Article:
Secondary protection of innovations: seminar report

"Secondary protection of innovations", the first of the two seminars organised to celebrate the cooperation programme shared by JIPLP and leading German intellectual property title GRUR Int., took place this Tuesday afternoon. The venue was symbolic of Anglo-German cooperation, being the London office of Freshfields Bruckhaus Deringer -- a law firm whose identity has been strongly influenced by the traditions of those two jurisdictions.

In these thoroughly congenial surroundings the battle-lines were drawn between those who advocated the adoption of a sub-patent system for protecting innovations as utility models, based on the German concept of the Gebrauchsmuster, and those who doubted both its objectives and its ability to achieve them.

Opening the case in favour of the much-discussed German right was Wolrad Prinz zu Waldeck und Pyrmont (right), an IP/IT genie who, released from the distant confines of Freshfields' Düsseldorf office, had the international audience spellbound with his advocacy of the right in question. In his paper, "Secondary protection of innovations in Germany - what are the advantages?" (visuals available here), he explained not so much the history of its right as its pedigree. Wolrad then described the flexibility, economy and utility (which of course we would naturally expect from a 'utility' model right) in terms which made us wonder why this right was not the natural first choice for any small, medium-sized or even giant enterprise intent on securing maximum punch for minimum cost.

Then came the turn of Karsten Koeniger (left), fresh from the office of Hamburg-based IP specialists  Harmsen Utescher. Delivering his paper (visuals available here), "Secondary protection of innovations in Germany: is there another side of the story?" he strove to undermine Wolrad's case. Without seeking to dispute or contradict his adversary's paper, he based his approach on the technique of measuring German utility model protection against its stated aims and in seeking to measure the distance between aspiration and actuality. Karsten's conclusions: the protection was no protection, given the reluctance of courts to grant any interim injunctive relief to protect an unexamined right; the economies were false economies and, faced with a choice between adopting a Gebrauchsmuster system or improving the tried and tested patent system, the latter was by far the more preferable.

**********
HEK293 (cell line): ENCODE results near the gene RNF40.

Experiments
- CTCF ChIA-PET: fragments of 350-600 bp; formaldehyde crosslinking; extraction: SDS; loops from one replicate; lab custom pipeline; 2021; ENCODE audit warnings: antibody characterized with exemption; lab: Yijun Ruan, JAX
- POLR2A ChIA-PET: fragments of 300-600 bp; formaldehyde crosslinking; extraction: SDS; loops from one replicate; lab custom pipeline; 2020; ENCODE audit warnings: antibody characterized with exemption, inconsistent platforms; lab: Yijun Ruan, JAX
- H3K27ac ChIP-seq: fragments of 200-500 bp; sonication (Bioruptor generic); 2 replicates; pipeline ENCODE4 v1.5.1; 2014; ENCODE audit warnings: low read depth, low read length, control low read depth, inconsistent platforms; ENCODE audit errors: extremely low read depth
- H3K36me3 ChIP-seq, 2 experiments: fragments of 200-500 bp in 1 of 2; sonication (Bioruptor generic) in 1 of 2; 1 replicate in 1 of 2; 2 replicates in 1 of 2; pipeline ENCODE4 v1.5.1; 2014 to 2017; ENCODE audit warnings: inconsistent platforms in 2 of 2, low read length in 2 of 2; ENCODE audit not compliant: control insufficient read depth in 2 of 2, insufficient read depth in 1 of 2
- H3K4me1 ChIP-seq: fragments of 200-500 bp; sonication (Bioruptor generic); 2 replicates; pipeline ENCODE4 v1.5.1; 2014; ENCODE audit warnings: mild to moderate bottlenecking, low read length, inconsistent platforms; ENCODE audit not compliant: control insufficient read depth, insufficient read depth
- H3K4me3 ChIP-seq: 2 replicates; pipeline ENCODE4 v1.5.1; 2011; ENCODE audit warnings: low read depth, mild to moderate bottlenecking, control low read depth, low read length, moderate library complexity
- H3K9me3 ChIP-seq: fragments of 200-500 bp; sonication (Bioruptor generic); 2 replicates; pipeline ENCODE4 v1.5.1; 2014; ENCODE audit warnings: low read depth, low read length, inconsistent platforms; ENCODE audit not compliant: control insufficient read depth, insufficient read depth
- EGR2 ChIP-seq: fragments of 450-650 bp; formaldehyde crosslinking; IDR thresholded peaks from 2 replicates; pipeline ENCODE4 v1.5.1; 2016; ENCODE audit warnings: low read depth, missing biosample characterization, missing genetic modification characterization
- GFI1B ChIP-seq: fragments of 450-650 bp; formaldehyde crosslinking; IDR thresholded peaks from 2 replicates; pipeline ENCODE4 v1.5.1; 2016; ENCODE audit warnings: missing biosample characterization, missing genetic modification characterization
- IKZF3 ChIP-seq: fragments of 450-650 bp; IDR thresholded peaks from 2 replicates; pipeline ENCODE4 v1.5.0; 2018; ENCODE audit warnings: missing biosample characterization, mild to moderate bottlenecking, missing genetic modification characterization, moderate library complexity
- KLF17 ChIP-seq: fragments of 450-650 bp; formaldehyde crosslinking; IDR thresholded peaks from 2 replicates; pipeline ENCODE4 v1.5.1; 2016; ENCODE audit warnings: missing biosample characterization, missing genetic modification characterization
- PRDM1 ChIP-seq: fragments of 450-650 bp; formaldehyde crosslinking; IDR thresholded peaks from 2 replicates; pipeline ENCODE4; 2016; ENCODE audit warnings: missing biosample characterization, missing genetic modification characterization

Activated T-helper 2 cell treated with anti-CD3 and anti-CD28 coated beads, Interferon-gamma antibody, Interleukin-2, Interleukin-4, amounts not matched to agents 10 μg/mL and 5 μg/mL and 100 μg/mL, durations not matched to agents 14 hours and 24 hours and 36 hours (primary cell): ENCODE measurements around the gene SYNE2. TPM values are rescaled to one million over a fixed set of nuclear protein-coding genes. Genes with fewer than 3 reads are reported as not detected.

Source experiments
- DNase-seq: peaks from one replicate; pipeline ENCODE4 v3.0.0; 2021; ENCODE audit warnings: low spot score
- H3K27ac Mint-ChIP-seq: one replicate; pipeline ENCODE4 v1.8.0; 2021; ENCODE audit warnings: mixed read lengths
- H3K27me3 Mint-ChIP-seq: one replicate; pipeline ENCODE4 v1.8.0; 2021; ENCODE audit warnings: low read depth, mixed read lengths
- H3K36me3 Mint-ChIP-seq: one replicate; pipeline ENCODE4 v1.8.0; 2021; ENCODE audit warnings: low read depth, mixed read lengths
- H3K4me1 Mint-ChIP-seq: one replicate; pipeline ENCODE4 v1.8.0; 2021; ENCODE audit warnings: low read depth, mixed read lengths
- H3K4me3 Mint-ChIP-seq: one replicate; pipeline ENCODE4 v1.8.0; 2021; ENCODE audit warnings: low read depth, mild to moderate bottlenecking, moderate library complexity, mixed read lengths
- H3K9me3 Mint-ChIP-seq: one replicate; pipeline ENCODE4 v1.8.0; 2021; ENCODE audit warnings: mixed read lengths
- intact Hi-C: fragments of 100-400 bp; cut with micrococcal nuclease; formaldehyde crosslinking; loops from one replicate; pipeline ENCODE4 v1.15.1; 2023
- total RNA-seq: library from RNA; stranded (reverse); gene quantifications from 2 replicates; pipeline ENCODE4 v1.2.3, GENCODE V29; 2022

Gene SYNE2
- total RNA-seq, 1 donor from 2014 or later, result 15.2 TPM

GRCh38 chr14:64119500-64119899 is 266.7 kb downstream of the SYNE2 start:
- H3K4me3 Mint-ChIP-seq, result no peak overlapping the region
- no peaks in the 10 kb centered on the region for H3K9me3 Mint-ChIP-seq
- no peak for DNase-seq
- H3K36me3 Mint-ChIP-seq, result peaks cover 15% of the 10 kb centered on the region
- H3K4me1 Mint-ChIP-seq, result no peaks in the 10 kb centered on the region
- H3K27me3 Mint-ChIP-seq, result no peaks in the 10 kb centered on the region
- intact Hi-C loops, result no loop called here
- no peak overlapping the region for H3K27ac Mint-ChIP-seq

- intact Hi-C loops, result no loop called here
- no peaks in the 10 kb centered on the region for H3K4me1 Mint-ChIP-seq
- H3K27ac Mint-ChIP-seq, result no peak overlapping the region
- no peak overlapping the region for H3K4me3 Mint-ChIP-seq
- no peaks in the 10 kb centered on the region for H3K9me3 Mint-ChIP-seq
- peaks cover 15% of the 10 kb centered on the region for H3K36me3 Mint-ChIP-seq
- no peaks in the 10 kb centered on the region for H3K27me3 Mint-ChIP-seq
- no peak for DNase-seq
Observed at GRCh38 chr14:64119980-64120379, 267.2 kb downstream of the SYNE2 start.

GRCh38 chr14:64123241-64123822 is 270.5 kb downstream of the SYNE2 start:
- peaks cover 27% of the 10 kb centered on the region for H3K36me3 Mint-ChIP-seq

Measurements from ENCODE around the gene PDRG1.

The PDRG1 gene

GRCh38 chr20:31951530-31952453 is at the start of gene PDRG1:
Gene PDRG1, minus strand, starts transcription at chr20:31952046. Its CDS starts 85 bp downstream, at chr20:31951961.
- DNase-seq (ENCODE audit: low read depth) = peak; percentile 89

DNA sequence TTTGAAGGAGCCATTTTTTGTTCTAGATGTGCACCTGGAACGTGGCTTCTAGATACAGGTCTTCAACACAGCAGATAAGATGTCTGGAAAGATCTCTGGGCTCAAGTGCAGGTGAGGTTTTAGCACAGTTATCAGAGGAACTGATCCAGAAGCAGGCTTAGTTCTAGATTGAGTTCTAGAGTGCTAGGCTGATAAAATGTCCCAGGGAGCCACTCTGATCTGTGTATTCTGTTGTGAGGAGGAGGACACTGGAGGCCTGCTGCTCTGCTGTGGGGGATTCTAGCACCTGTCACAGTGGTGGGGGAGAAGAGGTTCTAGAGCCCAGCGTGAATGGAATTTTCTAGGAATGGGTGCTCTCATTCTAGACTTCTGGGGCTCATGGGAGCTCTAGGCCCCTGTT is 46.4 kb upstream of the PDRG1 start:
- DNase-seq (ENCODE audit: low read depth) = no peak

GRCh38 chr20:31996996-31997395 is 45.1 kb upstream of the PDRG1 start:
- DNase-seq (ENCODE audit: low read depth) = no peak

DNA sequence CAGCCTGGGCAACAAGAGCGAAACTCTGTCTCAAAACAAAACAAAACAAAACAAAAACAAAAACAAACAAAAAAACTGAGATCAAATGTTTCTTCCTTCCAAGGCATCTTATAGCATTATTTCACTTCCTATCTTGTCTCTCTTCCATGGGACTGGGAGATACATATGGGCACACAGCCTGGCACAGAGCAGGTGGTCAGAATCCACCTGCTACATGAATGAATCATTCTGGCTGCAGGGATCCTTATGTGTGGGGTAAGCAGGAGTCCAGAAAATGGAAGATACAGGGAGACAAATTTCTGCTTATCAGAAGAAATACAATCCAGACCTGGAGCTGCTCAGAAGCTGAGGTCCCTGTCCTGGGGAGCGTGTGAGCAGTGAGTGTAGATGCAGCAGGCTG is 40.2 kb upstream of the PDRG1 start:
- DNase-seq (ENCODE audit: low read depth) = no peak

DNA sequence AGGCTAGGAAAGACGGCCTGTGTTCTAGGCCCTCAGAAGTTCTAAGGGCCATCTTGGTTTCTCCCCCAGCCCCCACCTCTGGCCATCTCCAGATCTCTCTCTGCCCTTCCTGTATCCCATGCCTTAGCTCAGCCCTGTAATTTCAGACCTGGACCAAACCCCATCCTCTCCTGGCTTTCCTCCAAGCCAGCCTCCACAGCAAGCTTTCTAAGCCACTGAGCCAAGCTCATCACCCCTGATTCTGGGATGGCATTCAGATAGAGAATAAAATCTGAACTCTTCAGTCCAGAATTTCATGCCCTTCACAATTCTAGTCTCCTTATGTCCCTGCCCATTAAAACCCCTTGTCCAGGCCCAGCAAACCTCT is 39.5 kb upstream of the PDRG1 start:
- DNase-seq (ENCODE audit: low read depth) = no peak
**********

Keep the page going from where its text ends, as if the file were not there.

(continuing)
The audience liked it too ...
It was then the turn of the panellists.  Patent attorney Darren Smyth (EIP), litigation lawyer Ian Karet (Linklaters), competition/IP expert Chris Stothers (Arnold & Porter) and scholar Timo Minssen (University of Denmark) gave their reflections on the presentations, following which the audience of some seventy people demonstrated their knowledge of the issues and shared their experiences too.   The conclusion? The German system is neither as good as some of us had hoped nor as bad as some of us had feared -- and, on account of the length of time in which it has been used, it is ripe for some evidence-based research into its legal cogency and commercial efficacy.

JIPLP thanks the GRUR Int team for making the occasion so memorable and  looks forward to publishing the text of both Wolrad's and Karsten's papers in due course.

The second JIPLP-GRUR Int. seminar, which will be held in The German Patent and Trade Mark Office in Munich on 6 March, covers the new European Patent Package.  It is already fully booked.

1 comment:

  1. Jeremy did anybody mention the GBM Abzweigung (cleaving a GBM off of a pending application at the EPO)? The EPO case continues on the back-burner while the GBM goes rapidly to issue, with narrow claims of your choice that have been tempered by EPO prosecution and are tuned to the characteristics of the competitor's product in view. Three months after the spin-off, the GBM has issued and can be vigorously asserted.